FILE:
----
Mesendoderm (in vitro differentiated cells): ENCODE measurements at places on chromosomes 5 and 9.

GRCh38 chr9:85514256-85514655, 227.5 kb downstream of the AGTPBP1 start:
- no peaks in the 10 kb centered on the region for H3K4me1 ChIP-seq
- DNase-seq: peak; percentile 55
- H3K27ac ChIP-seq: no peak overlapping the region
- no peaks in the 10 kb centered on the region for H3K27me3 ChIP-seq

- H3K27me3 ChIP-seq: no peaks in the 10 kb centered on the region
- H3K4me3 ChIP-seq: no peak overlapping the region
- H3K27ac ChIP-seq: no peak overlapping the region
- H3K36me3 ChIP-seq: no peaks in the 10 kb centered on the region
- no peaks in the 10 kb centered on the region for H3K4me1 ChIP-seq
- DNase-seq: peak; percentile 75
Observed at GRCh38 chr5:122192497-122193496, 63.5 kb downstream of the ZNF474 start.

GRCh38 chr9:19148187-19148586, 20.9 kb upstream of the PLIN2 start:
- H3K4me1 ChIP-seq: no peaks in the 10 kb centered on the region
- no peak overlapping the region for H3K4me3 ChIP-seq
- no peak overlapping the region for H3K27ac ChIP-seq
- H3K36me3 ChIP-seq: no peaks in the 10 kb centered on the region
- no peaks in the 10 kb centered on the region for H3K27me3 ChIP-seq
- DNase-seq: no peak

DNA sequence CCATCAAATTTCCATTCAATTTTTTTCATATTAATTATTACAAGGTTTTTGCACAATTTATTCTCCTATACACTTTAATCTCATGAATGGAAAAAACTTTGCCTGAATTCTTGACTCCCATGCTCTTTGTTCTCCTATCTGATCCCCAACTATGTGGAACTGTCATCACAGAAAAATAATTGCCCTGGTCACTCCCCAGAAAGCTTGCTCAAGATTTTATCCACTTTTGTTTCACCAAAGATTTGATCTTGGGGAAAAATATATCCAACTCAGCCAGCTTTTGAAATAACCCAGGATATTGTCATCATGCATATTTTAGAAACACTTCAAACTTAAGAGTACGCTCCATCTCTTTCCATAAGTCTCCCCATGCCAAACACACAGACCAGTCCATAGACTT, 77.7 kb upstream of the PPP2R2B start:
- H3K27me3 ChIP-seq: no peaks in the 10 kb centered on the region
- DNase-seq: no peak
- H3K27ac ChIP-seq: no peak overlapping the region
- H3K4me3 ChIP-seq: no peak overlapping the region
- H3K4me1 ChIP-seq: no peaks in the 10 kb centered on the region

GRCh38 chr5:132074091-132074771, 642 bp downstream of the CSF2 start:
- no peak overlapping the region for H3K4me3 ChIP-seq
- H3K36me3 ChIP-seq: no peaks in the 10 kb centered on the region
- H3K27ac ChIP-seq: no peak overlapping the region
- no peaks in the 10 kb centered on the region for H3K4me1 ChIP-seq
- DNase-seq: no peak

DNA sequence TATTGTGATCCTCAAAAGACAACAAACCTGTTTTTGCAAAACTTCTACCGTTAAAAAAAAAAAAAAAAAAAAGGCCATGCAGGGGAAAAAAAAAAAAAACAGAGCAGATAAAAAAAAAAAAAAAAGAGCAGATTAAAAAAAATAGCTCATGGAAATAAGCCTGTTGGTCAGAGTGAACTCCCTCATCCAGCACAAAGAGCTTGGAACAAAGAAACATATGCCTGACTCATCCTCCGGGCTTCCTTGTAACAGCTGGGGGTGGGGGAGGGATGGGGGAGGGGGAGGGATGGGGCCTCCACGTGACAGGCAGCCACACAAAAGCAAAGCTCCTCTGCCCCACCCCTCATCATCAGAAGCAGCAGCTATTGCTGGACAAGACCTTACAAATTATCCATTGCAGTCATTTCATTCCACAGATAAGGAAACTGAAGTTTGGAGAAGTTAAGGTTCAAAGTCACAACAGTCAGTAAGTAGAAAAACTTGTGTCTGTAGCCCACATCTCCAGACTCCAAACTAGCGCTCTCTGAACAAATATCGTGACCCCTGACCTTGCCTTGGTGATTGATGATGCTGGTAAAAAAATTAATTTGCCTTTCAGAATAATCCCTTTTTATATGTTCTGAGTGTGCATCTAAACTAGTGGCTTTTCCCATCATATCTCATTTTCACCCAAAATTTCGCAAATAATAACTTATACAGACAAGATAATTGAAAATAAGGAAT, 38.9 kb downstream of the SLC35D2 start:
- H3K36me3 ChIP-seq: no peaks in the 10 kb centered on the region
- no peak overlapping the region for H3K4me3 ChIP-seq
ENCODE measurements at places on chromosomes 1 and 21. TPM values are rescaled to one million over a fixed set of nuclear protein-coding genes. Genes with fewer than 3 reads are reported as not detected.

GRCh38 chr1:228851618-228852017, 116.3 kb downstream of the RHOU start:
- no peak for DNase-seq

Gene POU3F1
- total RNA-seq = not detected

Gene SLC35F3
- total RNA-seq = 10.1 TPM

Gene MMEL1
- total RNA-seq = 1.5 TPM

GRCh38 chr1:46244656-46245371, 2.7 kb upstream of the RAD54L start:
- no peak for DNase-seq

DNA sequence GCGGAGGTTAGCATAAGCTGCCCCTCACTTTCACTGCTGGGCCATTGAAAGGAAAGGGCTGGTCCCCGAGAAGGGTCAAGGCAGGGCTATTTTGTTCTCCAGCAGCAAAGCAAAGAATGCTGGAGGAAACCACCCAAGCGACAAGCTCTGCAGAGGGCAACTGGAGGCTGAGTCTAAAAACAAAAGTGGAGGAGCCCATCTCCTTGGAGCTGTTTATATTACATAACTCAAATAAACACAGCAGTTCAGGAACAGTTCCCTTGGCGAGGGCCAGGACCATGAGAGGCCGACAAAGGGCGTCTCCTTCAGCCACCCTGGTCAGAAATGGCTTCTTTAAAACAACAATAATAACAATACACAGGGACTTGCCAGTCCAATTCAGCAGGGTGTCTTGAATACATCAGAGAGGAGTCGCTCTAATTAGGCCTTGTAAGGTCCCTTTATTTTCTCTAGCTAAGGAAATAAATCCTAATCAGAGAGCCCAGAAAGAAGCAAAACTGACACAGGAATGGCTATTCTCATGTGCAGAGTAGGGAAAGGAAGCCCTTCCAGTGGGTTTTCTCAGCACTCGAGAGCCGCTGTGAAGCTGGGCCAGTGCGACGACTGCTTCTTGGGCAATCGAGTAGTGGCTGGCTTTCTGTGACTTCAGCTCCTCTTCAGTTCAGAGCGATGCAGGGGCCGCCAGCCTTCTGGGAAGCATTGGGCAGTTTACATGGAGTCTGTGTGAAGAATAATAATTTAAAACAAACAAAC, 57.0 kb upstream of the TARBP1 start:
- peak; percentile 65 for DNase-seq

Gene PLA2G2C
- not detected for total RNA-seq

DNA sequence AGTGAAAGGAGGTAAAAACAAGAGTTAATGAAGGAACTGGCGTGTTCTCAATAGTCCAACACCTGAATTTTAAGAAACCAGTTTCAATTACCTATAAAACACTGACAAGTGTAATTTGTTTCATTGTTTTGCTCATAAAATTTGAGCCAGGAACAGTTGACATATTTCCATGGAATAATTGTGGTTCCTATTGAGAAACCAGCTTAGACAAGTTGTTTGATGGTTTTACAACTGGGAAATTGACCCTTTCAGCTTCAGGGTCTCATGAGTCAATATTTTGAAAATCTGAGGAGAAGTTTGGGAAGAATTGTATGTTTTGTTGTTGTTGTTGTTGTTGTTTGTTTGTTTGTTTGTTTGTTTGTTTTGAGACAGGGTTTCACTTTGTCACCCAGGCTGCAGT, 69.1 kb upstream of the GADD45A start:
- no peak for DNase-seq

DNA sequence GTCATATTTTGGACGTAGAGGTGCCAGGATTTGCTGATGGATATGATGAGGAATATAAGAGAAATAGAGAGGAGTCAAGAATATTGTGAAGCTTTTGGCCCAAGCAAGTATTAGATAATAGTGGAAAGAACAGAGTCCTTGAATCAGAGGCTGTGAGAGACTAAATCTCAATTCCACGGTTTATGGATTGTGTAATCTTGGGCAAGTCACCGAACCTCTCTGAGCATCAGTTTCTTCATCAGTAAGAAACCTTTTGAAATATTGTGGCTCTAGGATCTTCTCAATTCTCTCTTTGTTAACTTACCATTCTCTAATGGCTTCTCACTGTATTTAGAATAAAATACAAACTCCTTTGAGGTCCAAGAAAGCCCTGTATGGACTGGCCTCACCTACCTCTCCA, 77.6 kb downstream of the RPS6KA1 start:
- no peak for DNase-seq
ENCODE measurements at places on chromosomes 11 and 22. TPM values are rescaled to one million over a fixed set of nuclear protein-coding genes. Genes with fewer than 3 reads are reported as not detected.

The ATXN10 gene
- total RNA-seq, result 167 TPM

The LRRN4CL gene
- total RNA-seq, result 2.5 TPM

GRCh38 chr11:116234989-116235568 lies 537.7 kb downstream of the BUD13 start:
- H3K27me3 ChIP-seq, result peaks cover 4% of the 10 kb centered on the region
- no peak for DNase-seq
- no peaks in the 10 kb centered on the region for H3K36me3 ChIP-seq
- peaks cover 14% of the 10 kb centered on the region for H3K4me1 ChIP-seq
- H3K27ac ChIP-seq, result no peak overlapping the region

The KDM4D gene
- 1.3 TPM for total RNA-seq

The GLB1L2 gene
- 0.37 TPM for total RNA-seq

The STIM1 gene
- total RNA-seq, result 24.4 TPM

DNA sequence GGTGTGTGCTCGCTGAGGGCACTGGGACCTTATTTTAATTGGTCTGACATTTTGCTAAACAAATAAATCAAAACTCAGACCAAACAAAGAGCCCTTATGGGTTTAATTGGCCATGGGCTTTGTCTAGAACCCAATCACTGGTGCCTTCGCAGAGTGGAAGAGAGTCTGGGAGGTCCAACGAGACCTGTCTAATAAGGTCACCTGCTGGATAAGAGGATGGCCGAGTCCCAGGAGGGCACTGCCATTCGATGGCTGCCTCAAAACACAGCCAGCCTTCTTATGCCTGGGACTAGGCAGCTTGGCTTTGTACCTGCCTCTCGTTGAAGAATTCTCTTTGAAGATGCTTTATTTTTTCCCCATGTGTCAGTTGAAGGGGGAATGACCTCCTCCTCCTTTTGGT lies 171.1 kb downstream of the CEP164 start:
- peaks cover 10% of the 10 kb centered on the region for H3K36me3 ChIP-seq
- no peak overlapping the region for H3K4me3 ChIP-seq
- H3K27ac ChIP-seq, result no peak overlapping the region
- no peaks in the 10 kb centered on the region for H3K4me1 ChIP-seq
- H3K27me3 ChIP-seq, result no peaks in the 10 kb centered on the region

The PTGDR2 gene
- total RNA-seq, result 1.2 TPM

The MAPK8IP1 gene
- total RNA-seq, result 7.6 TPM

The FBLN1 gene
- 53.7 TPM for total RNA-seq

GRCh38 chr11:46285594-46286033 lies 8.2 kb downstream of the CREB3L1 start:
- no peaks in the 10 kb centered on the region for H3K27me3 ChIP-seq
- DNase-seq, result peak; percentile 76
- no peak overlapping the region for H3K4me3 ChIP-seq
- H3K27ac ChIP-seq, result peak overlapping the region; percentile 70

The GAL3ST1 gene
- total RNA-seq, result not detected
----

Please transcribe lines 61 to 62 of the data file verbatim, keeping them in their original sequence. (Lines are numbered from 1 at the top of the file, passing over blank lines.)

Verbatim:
- H3K27me3 ChIP-seq, result peaks cover 4% of the 10 kb centered on the region
- no peak for DNase-seq